The euro area economy is for once set for a sprightlier recovery from crisis than the U.S., thanks to starkly different responses to the coronavirus.
America’s failure to get a grip on the pandemic is putting the brakes on its rebound compared with Europe, where many former virus hot spots managed to resume economic activity without causing a similar surge in infections.
Crucial for a sustainable recovery is confidence that the virus is no longer out of control, and Europe’s relative success may help encourage shoppers to spend and businesses to invest, further propelling demand and growth. The region has also done a better job of protecting jobs and incomes, at least for now, with furlough programs keeping millions of workers on payrolls.
According to JPMorgan Chase & Co., Europe will do better because it has “broken the chain” that links mobility and the virus. Goldman Sachs Group Inc. has cited effective virus control as one reason it expects a “steeper and smoother rebound in the euro area than elsewhere.”
“It’s very clear that the euro area turned down more sharply but we also expect it to bounce back more sharply,” said Jari Stehn, chief European economist at Goldman Sachs. “It’s pretty rare that the euro area would outgrow the U.S. over a horizon of one to two years.”
Since 1992, the U.S. has outperformed the euro area in all but eight years, according to IMF data. Although the euro area managed to grow when the financial crisis hit in 2008 and the U.S. shrank, in 2009 the U.S. contraction of 2.5% was far shallower than the euro area’s 4.5%.
Aggressive lockdowns mean the euro area is set for a sharper second-quarter contraction than the U.S., something that will be seen in GDP figures due this week.
The euro-area economy probably shrank 12% in the three months through June, according to a Bloomberg survey. The U.S. contraction, on an annualized basis, is forecast to be 35%, or a roughly 10% decline quarter-over-quarter.
But high-frequency data suggest Europe is on the mend faster, and Bloomberg Economics estimates that the lead has widened recently.
“Having been hit hardest it’s pretty impressive that we think that Europe will recover more fully,” said Bruce Kasman, chief economist at JPMorgan. “They’ve broken that link — the mobility numbers are going up” without a resurgence of the virus, thanks to better contract tracing, mask-wearing and social distancing measures, he said.
JPMorgan expects the euro area’s economy to shrink 6.4% this year, slightly worse than the 5.1% contraction seen for the U.S. But for 2021, the bank forecasts a 6.2% rebound for the euro area, more than double America’s 2.8% growth.
In the U.S., a jump in cases across the South and West has led several states to halt or even reverse reopening plans. Measures of mobility and restaurant bookings have plateaued, and more than 1 million applications for unemployment benefits continue to be filed each week.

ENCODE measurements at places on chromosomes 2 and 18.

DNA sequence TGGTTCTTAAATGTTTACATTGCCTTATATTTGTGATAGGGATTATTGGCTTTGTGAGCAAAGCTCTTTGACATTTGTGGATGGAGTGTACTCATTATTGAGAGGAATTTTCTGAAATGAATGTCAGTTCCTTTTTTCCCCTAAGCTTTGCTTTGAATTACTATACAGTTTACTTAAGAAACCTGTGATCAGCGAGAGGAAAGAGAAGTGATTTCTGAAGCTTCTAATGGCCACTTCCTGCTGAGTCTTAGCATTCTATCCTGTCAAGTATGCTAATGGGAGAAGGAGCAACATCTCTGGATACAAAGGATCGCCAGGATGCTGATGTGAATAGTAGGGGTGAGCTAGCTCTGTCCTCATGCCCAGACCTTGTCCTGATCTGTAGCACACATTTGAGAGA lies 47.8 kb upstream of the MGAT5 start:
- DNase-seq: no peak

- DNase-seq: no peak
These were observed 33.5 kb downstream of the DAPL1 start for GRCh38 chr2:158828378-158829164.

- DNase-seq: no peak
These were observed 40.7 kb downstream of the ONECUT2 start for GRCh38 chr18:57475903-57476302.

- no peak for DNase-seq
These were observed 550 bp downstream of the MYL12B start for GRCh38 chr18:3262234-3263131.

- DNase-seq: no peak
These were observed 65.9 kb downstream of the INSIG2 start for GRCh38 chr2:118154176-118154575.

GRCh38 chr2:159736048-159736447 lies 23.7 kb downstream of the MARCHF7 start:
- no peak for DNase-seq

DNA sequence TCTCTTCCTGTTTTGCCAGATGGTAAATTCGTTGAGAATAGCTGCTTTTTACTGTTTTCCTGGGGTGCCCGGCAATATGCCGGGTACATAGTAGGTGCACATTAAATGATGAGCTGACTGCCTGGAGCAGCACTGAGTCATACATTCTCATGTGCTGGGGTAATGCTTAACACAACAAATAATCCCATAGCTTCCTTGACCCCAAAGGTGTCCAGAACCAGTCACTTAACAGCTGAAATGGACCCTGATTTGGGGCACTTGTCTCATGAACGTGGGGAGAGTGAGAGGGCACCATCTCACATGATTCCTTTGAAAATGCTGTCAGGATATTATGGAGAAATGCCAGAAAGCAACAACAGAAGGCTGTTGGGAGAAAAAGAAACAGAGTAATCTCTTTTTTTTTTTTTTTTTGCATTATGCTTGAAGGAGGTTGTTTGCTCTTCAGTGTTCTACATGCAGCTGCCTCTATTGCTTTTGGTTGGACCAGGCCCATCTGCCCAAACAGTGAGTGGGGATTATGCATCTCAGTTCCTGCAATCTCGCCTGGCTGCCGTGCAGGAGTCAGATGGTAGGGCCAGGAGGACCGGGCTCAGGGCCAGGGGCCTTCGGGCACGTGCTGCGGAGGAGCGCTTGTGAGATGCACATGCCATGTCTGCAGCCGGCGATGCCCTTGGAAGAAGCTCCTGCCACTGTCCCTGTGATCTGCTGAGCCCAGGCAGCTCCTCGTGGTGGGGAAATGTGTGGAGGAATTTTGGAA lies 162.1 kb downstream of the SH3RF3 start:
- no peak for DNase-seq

Meanwhile, euro-area purchasing managers indexes jumped more than forecast in July, while numbers for the U.S. came in lower than expected, especially for services, which make up a much larger part of the economy than manufacturing.
The U.S. economic situation could worsen if lawmakers don’t extend — in some form — the extra $600 per week in unemployment benefits that have supported incomes and spending in recent months.
Senate Republican leader Mitch McConnell is set to release the GOP’s proposal on Monday after the party and President Donald Trump squabbled last week over the details of the plan, giving Congress almost no time to avoid a lapse in the unemployment aid.
The divergence is reflected in markets. European stocks and bonds have benefited from renewed investor popularity, thanks to the bloc’s agreement on a historic 750 billion-euro ($860 billion) accord. The euro has risen more than 6% against the dollar in the past two months, and could have further to run.
In Europe, generous loan and furlough programs prevented an immediate surge in unemployment, which is also helping the near term. Many were modeled on Germany’s renowned Kurzarbeit and largely proved efficient at getting aid to workers.
But it’s early in the recovery phase, and countries can’t keep funding support indefinitely. If demand doesn’t come back strong enough, companies may eventually have to cut costs, meaning Europe may only have delayed a damaging increase in joblessness.
Just because Europe is in a relatively better position to come out of this in the second half of the year, “doesn’t mean the U.S. can’t catch up,” said Michael Gapen, chief U.S. economist at Barclays Plc.
In the U.S., the $2 trillion rescue package that Congress passed in March ranks among the most aggressive in history, but the distribution has been patchy and uneven. Unemployment offices were overwhelmed with claims, and many jobless Americans have still yet to receive the unemployment benefits they’re owed.
At the same time, the allocation of loans to small and medium-sized businesses had its own challenges, resulting in a chaotic scramble among business owners to get government assistance. Even so, the Paycheck Protection Program helped save as many as 3.2 million jobs, according to a study by Massachusetts Institute of Technology and Federal Reserve researchers.
High-frequency data suggests “things have stalled out, either because there’s exhaustion of initial pent-up demand or because of the virus creating a change in consumer behavior,” said Michelle Meyer, head of U.S. economics at Bank of America Corp. While the third quarter will get a boost from initial state reopenings, “now the question is, how sustainable is that bounce?”